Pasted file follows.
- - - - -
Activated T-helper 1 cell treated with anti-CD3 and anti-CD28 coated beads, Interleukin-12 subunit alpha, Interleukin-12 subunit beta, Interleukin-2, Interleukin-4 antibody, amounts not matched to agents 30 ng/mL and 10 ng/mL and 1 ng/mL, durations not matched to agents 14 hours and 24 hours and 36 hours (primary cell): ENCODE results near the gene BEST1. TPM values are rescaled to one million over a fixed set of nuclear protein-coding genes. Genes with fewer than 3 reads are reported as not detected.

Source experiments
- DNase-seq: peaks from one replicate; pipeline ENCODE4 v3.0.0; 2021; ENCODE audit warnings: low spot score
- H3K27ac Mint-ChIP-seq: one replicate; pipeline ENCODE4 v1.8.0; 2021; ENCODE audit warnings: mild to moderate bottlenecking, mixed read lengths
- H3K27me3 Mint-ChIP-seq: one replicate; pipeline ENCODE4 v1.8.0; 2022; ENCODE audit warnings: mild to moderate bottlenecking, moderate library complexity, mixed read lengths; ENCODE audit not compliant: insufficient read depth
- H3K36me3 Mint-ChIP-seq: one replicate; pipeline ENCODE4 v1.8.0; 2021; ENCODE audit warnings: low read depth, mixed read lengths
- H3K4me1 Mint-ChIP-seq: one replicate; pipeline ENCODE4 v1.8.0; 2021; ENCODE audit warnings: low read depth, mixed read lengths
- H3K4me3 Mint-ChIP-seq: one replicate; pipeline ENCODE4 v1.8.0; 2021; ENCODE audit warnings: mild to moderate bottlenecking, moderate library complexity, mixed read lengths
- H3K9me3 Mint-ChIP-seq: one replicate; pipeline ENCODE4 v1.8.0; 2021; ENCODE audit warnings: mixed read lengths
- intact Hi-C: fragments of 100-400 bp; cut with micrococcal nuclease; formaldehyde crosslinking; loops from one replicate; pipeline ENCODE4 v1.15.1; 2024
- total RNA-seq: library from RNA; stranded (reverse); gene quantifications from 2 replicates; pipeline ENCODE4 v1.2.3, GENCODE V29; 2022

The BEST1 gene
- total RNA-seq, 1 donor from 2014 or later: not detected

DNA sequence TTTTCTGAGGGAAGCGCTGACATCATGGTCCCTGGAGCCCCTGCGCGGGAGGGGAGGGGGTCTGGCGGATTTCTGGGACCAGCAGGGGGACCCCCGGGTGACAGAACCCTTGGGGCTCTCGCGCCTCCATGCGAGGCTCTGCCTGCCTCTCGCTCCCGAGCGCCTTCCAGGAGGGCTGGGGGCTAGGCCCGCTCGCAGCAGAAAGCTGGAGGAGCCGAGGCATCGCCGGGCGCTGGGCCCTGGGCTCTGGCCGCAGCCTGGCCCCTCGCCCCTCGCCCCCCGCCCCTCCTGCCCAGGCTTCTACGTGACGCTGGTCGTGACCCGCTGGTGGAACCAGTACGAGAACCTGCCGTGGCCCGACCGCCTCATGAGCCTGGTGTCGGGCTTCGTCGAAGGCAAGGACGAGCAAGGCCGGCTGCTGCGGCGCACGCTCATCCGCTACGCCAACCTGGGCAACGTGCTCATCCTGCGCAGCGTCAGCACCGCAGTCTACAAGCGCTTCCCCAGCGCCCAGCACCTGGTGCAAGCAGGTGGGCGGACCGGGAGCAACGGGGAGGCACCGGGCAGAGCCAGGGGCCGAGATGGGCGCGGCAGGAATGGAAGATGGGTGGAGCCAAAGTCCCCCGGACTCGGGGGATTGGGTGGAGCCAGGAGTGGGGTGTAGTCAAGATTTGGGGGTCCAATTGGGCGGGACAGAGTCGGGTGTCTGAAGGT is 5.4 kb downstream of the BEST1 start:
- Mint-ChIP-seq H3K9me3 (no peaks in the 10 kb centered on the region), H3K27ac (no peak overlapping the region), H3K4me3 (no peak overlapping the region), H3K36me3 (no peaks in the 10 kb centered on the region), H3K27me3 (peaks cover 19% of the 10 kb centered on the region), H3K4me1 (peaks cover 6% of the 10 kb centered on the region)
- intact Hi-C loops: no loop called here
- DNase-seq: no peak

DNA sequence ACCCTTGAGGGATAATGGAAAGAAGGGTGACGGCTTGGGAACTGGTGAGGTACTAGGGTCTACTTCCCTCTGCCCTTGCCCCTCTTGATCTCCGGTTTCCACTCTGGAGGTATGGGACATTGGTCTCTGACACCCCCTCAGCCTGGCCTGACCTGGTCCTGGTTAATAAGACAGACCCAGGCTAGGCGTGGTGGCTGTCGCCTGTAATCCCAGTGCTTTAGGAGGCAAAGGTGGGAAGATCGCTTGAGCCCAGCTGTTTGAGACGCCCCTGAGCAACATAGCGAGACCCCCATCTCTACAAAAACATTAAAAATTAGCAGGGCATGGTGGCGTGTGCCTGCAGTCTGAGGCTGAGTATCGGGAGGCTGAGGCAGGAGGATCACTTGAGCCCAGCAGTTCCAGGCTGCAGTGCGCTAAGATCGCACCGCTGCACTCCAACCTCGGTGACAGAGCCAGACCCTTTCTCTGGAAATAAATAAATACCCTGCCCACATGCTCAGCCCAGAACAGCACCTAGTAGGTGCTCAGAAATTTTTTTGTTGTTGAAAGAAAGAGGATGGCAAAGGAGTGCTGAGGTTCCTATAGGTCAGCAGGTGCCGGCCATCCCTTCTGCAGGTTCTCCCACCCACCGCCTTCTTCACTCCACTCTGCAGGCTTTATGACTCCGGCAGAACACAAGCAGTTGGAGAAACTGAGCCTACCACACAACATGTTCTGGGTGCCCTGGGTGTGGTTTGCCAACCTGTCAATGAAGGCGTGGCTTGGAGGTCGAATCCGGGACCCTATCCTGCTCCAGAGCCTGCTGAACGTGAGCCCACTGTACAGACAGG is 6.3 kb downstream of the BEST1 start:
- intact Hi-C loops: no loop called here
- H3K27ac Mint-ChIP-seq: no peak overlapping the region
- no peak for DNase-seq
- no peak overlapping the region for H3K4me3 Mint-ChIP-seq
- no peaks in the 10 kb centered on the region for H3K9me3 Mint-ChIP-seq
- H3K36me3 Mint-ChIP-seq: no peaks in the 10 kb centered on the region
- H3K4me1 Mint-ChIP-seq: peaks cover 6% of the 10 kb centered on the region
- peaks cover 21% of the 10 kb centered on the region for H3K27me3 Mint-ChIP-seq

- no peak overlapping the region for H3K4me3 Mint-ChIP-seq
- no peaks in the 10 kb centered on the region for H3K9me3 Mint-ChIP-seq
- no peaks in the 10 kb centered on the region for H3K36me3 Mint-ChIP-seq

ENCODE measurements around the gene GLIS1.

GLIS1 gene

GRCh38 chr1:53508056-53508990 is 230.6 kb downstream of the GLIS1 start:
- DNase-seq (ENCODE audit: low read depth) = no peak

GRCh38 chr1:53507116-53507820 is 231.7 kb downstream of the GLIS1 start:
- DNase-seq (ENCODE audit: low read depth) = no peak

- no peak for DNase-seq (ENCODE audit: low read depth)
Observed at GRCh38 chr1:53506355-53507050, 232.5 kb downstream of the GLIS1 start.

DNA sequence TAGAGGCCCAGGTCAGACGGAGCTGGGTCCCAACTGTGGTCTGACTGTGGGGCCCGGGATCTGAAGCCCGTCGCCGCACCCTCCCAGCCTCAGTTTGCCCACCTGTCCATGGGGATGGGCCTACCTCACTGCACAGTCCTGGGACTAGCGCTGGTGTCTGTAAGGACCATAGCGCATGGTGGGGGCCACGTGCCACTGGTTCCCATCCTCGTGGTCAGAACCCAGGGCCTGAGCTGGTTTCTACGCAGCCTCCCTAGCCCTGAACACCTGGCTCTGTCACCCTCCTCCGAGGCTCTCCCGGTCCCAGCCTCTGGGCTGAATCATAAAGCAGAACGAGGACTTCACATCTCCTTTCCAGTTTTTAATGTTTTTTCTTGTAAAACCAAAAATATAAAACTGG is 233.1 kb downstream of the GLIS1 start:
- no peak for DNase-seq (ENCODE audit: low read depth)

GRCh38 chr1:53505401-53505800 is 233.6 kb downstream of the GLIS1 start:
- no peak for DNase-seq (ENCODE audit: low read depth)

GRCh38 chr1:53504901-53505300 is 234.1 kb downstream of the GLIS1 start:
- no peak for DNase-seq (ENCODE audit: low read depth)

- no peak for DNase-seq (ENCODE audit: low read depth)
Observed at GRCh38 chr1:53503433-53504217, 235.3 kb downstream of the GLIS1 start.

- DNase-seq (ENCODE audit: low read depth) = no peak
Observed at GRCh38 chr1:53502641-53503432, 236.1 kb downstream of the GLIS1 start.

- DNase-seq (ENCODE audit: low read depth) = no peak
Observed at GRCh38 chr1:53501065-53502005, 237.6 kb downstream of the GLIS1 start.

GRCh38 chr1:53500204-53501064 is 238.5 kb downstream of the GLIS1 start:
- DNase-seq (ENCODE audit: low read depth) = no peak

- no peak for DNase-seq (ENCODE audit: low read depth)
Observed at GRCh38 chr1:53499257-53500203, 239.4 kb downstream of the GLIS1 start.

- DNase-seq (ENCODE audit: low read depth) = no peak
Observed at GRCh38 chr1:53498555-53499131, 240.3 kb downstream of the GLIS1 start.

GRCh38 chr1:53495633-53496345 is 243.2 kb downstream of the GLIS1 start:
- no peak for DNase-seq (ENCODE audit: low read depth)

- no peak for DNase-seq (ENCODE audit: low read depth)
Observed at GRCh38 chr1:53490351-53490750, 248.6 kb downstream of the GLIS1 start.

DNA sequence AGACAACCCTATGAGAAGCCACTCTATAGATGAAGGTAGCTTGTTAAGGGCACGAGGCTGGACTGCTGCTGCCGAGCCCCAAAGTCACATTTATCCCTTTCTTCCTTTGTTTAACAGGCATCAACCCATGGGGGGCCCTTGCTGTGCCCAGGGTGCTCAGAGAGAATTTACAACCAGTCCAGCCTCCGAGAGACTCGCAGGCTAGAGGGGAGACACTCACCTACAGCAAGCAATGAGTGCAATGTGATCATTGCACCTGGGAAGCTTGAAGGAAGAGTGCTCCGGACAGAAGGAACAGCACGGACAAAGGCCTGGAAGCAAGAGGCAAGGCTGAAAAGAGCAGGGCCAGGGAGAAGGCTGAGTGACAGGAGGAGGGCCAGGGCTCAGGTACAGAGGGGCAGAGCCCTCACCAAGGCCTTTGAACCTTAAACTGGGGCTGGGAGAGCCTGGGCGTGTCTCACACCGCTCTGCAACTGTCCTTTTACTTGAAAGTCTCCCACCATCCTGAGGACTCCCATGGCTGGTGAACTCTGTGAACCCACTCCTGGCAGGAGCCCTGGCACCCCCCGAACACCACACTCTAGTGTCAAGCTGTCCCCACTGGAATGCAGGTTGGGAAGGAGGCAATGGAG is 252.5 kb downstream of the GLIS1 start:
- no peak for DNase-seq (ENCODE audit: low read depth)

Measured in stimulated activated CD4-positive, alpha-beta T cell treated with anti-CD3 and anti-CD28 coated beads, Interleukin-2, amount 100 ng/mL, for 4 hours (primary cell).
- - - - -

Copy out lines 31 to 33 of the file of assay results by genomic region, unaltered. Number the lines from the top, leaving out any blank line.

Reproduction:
GLIS1 gene

GRCh38 chr1:53508056-53508990 is 230.6 kb downstream of the GLIS1 start:
- DNase-seq (ENCODE audit: low read depth) = no peak